As per the background provided by the Center for Immigration Studies, over 30 out of all 194 countries grant automatic citizenship to children born within its territory. All countries in the world can be categorized mainly under three groups – those that provide unconditional birthright citizenship, those that provide birthright citizenship with certain conditions, and those that previously allowed birthright citizenship and have abandoned the practice now. 

The principle of birthright citizenship emerges from the British common law. Thus, the exclusion of this right from the common law practice led to abandonment by several other countries as well. In addition, due to the several problems caused due to the attraction of large flows of immigrants, several other countries have abandoned this right. 

Though unconditional birthright citizenship is provided by only around 30 countries, around 55 countries provide citizenship as a birthright on the fulfilment of certain conditions. 24 countries that previously granted this right have abolished it, the most recent being in 2006 by New Zealand. 

In 1993, France did away with birthright citizenship. Ireland became the last European Union country to abolish birthright citizenship in 2005. This right has also been challenged several times in major countries like Canada and the United States due to the problems attached to it.  

Liberia and Mali are two countries that grant birthright citizenship based on caste. Several countries which used to grant unconditional citizenship have now added certain conditions to be met in order to be eligible for such citizenship.  

By observing the map provided by the Law Library of Congress, most of the countries providing unrestricted birthright citizenship are located in the western hemisphere. In addition, we can also see that a large number of countries around the world grant birthright citizenship based on several conditions like the legal status of the parents, length of residency in the country, and so on.

It is thus clear that most countries in Europe, Asia, Africa, and Oceania predominantly follow the jus sanguinis principle to grant citizenship. In contrast, the principle of jus soli is popularly practised among American countries. On a global scale, the practice of jus sanguinis dominates and the recent trend has been the end of jus soli.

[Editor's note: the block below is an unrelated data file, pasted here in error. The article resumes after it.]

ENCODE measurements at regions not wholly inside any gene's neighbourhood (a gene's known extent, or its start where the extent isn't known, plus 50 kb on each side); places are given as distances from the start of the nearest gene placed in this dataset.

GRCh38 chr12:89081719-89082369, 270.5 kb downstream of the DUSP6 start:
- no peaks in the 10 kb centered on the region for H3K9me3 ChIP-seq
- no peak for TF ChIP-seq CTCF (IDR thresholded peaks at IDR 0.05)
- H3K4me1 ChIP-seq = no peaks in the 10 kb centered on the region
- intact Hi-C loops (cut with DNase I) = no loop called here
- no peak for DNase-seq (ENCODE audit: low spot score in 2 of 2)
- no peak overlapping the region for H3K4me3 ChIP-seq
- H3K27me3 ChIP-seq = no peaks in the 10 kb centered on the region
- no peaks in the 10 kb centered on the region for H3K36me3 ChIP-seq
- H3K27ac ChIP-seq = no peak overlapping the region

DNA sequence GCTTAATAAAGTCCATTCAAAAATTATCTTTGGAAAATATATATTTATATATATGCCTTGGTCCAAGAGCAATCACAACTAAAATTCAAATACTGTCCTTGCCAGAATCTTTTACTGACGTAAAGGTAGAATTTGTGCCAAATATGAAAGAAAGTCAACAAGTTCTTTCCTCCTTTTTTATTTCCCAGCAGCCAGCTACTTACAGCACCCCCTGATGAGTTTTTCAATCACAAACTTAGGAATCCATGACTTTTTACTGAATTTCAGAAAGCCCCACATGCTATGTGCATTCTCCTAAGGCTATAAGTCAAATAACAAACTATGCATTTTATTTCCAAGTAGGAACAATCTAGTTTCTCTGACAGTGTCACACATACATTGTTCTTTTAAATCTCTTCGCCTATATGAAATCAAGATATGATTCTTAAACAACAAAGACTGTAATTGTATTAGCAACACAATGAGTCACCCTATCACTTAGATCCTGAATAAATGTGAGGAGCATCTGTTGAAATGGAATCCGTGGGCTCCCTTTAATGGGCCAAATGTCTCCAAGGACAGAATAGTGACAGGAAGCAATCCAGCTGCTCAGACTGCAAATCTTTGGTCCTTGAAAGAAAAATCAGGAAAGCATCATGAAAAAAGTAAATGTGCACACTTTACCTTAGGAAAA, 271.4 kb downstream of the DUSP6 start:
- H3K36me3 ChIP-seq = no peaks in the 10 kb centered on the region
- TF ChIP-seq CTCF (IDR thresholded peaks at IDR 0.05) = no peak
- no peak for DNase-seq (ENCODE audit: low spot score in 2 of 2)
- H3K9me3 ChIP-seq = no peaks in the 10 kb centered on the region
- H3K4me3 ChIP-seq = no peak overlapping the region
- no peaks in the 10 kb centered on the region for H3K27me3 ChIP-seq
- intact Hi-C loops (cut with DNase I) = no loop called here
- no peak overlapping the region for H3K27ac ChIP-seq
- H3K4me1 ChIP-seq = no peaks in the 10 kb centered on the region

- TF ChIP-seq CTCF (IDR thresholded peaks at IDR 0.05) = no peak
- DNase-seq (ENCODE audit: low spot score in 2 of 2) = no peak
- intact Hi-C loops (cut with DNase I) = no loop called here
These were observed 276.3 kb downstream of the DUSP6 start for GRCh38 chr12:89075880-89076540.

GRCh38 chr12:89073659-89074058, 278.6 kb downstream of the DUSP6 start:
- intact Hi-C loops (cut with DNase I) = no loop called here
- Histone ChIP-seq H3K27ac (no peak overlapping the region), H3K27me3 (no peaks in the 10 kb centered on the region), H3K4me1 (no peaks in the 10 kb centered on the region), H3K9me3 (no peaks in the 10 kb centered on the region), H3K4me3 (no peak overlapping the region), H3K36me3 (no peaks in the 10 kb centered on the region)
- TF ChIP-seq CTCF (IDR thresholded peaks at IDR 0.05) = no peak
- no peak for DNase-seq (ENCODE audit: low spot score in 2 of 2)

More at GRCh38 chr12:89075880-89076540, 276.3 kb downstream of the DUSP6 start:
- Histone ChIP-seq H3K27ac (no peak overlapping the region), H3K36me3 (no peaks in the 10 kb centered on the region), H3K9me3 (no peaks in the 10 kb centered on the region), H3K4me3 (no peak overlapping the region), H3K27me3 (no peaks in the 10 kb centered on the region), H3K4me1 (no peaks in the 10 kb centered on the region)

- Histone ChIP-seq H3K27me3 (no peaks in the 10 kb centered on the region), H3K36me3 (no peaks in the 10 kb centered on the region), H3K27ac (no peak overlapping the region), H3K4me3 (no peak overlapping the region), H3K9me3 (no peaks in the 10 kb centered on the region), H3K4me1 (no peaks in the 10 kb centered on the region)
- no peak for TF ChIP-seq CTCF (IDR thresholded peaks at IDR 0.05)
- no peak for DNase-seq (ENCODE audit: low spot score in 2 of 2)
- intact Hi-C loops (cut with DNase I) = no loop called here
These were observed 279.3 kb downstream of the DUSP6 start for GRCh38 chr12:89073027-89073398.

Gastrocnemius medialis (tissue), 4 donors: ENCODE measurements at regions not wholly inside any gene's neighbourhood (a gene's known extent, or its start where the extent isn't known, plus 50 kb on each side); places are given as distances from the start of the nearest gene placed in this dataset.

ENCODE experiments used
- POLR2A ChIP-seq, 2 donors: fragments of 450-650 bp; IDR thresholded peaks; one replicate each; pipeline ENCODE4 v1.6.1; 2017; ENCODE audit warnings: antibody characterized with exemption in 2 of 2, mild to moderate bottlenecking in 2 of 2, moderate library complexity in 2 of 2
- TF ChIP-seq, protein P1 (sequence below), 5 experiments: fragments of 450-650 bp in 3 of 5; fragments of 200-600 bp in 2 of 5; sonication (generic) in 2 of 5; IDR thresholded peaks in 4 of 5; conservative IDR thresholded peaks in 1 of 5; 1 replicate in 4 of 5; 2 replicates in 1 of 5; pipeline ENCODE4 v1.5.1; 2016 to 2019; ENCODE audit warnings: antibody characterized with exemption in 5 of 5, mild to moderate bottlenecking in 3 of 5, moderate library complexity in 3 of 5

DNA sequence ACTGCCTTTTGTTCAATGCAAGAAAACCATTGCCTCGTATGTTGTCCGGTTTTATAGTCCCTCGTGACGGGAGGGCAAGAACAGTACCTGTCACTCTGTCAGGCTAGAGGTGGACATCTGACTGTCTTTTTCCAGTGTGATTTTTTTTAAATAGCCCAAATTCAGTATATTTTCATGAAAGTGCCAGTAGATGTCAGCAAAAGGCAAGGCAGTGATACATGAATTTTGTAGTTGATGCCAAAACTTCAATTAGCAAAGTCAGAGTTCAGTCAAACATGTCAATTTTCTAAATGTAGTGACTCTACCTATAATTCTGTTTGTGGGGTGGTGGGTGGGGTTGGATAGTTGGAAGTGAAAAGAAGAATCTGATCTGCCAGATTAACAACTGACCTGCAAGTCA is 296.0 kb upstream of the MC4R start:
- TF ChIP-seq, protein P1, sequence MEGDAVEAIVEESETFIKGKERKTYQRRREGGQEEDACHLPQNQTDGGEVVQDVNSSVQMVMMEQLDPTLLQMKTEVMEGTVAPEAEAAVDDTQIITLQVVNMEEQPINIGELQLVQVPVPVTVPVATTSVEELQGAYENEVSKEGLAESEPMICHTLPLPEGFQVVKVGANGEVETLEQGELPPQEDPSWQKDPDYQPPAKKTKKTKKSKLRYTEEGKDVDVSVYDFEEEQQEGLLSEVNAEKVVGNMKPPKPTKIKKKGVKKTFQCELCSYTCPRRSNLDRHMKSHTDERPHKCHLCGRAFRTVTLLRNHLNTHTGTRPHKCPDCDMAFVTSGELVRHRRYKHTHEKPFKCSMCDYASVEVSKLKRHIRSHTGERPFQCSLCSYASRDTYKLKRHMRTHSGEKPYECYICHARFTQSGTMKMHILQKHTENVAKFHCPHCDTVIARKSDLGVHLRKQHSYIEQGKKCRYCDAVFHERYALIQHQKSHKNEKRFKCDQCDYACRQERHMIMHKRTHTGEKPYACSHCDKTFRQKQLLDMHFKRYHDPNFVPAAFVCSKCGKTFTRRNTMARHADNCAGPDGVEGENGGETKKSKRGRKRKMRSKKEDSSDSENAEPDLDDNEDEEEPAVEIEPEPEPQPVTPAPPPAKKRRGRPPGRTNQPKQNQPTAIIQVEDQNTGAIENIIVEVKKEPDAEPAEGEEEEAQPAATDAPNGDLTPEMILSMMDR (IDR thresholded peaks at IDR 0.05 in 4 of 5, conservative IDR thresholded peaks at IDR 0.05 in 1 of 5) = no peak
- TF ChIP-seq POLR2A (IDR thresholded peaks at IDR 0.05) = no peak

Citizenship laws and provisions around the World

United States

In addition to the naturalization process, the United States also follows the jus soli system to grant citizenship. This has been granted by Section 1 of the 14th Amendment to the US Constitution, also known as the citizenship clause, which grants citizenship to all those who are born in the US and subject to its jurisdiction. This clause, however, excludes the children born to diplomats and other recognized government officials from foreign countries as they are not subject to its jurisdiction. 

The concept of birthright citizenship has been subject to many constitutional debates in the US including the recent debate during the 2020 elections. These debates have brought into light the controversy surrounding the second condition of the citizenship clause i.e., “subject to the jurisdiction thereof”. Those who advocate granting citizenship at birth have interpreted this clause merely as being subject to the power of the police and the laws of the land. They argue that the drafters of the clause intended to ensure that freed slaves are also provided with citizenship, this right must also be granted to the children of illegal aliens born on the land. 

Those arguing in favour of the abolition of the jus soli system point out the decision of Dred Scott v. Sandford (1856), where it was held that the slaves and freed slaves born in the US are not entitled to citizenship. They interpreted the phrase “subject to the jurisdiction thereof” meant not owing allegiance to any other country and cannot mean partial or temporary jurisdiction. Based on this interpretation, citizenship should be granted to only those who owe complete allegiance to the United States and thus exclude several people such as illegal immigrants, temporary visitors, and others; this system no longer grants unconditional birthright citizenship.